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Long-distance movements by a small carnivorous marsupial: how Sminthopsis youngsoni (Marsupialia: Dasyuridae) uses habitat in an Australian sandridge desert


Adele S. Haythornthwaite, School of Biological Sciences and Institute of Wildlife Research, University of Sydney, NSW 2006, Australia. Tel: (+612) 9351 3134; Fax: (+612) 9351 4119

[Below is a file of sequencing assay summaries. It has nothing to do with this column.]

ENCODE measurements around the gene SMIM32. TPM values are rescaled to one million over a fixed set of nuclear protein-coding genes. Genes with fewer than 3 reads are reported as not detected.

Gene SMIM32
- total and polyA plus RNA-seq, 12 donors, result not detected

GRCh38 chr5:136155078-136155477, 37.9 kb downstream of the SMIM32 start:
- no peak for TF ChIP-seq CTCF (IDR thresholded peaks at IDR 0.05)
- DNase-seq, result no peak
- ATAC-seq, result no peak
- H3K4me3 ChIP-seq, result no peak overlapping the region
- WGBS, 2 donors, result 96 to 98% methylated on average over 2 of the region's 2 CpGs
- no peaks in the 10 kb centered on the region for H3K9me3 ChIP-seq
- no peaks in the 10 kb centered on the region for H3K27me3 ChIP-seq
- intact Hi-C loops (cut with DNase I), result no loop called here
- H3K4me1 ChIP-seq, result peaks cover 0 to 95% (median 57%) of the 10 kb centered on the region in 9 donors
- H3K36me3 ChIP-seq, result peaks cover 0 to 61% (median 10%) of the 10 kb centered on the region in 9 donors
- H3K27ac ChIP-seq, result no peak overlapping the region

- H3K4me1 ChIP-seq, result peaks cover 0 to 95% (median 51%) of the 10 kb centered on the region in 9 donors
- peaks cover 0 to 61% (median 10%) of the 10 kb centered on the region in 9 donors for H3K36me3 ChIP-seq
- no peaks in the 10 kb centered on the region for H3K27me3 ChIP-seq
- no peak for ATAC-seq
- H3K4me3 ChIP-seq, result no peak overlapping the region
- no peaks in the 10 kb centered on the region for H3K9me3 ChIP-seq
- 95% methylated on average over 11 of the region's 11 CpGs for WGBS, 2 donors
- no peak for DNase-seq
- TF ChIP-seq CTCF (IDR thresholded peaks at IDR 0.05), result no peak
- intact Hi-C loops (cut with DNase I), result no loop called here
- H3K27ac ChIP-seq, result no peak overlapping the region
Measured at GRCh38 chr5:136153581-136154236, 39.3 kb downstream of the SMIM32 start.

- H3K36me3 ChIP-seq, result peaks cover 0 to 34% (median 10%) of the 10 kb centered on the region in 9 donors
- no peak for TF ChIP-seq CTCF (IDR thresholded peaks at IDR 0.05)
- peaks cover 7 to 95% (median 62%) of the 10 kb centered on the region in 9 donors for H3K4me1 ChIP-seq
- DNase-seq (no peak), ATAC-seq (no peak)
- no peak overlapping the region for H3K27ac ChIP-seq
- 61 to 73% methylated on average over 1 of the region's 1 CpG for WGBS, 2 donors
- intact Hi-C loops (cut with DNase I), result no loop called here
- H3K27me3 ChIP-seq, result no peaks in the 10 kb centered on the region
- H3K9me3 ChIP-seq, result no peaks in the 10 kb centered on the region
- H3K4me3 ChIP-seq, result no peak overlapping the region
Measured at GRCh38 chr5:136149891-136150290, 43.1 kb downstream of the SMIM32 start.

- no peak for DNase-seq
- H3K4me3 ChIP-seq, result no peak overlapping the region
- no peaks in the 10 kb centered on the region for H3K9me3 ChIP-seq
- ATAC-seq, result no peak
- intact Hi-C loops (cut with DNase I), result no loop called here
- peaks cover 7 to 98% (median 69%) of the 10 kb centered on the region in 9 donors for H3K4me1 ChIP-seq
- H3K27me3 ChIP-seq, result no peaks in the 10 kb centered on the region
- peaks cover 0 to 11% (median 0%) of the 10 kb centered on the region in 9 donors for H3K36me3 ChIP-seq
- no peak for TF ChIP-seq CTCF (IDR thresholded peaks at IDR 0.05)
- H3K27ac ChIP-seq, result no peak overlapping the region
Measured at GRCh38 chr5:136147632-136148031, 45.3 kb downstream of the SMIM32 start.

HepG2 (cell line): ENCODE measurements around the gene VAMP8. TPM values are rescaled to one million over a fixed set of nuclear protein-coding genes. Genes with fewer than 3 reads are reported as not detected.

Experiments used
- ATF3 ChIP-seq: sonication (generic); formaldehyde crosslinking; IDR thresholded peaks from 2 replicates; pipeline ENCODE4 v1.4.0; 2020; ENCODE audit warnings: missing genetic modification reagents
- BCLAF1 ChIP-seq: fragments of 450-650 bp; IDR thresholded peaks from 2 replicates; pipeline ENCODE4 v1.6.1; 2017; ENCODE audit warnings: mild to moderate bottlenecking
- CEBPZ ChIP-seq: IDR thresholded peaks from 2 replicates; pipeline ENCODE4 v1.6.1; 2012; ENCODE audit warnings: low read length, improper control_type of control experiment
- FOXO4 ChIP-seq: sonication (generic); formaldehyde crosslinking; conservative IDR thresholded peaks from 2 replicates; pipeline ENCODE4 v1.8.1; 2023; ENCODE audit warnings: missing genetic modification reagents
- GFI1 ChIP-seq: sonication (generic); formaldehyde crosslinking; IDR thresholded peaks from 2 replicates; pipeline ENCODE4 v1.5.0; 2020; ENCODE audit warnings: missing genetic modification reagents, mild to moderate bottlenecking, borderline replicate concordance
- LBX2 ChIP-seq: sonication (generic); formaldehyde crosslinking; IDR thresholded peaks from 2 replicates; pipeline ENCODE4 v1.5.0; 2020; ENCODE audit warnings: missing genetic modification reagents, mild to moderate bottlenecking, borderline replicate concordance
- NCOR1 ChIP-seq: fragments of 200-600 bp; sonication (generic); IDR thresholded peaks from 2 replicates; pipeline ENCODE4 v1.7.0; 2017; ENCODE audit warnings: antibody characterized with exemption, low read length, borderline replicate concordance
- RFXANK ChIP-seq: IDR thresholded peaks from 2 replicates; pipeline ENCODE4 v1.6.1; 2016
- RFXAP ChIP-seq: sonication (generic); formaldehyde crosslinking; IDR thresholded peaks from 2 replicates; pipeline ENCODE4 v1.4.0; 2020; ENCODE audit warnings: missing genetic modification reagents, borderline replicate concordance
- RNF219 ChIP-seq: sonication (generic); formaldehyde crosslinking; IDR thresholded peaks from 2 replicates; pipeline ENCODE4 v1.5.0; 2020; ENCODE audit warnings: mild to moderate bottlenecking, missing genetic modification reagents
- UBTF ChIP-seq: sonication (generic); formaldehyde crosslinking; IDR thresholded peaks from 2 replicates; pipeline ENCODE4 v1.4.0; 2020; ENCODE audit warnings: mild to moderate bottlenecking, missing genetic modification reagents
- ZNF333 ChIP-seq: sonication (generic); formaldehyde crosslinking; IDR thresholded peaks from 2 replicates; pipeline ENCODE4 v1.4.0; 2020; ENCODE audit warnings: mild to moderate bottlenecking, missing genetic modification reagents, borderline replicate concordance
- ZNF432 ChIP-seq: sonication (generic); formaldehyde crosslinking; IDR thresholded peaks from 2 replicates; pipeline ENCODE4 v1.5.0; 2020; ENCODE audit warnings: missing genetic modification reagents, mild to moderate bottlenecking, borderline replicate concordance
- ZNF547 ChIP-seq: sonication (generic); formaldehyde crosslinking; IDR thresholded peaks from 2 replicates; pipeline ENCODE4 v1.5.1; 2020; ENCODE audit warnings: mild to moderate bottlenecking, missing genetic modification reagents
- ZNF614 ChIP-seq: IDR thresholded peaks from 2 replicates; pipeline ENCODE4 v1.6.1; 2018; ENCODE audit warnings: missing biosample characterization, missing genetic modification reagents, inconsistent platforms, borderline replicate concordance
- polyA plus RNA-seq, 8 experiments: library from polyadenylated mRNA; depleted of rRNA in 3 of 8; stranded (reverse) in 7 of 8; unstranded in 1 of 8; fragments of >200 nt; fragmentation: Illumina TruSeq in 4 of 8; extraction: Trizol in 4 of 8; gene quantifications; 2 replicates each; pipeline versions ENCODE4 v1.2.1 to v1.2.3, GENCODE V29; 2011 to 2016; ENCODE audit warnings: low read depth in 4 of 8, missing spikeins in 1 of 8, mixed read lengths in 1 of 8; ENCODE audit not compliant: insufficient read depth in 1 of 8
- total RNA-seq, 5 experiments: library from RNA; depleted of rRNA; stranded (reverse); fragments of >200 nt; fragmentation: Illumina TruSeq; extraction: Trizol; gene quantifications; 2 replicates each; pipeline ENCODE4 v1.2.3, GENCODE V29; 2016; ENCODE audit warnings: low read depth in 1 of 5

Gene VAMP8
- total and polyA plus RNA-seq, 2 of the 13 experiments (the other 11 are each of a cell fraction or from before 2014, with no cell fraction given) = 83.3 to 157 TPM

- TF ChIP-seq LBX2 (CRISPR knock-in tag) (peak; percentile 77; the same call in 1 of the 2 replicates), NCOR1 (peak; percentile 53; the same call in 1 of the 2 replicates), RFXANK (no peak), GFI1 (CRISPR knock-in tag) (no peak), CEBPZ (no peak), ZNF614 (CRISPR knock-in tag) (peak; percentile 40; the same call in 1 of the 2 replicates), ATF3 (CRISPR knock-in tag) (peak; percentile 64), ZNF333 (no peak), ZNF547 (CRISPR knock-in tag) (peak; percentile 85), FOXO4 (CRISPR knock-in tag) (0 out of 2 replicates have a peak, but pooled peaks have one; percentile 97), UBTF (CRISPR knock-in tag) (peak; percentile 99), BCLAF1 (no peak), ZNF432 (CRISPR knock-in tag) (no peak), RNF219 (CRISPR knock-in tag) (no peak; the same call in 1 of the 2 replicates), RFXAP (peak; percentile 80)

This study investigated the extent of movement, habitat use and foraging behaviour of the lesser hairy-footed dunnart Sminthopsis youngsoni, a small (9 g) insectivorous marsupial, in the dunefields of the Simpson Desert, western Queensland, Australia. Radio-telemetry was used to track nightly movements of dunnarts while foraging and to determine their diurnal resting places. Both males and females travelled comparatively long distances while foraging (mean distance 412 m per night), but some males travelled much further (>2 km in a night). Females travelled frequently between the swales (interdunal valleys) and dune tops in the breeding season (spring), but remained in the swales in the colder months, whereas males were restricted mostly to the swales throughout the year. Females probably travel to the dune tops in response to increased seasonal food resources (invertebrates), at a time when their energy requirements are high (reproduction and lactation) and mobility may be restricted (with pouch- or nest-young). Long-distance movements and low rates of recapture (<10%) indicate that this species is serially nomadic and is able to move to areas of greater resource availability when local resources are depleted. We suggest that the ability to travel long distances in search of food is a successful strategy for this species, resulting in its persistent abundance in an environment where food resources are often patchy and unreliable.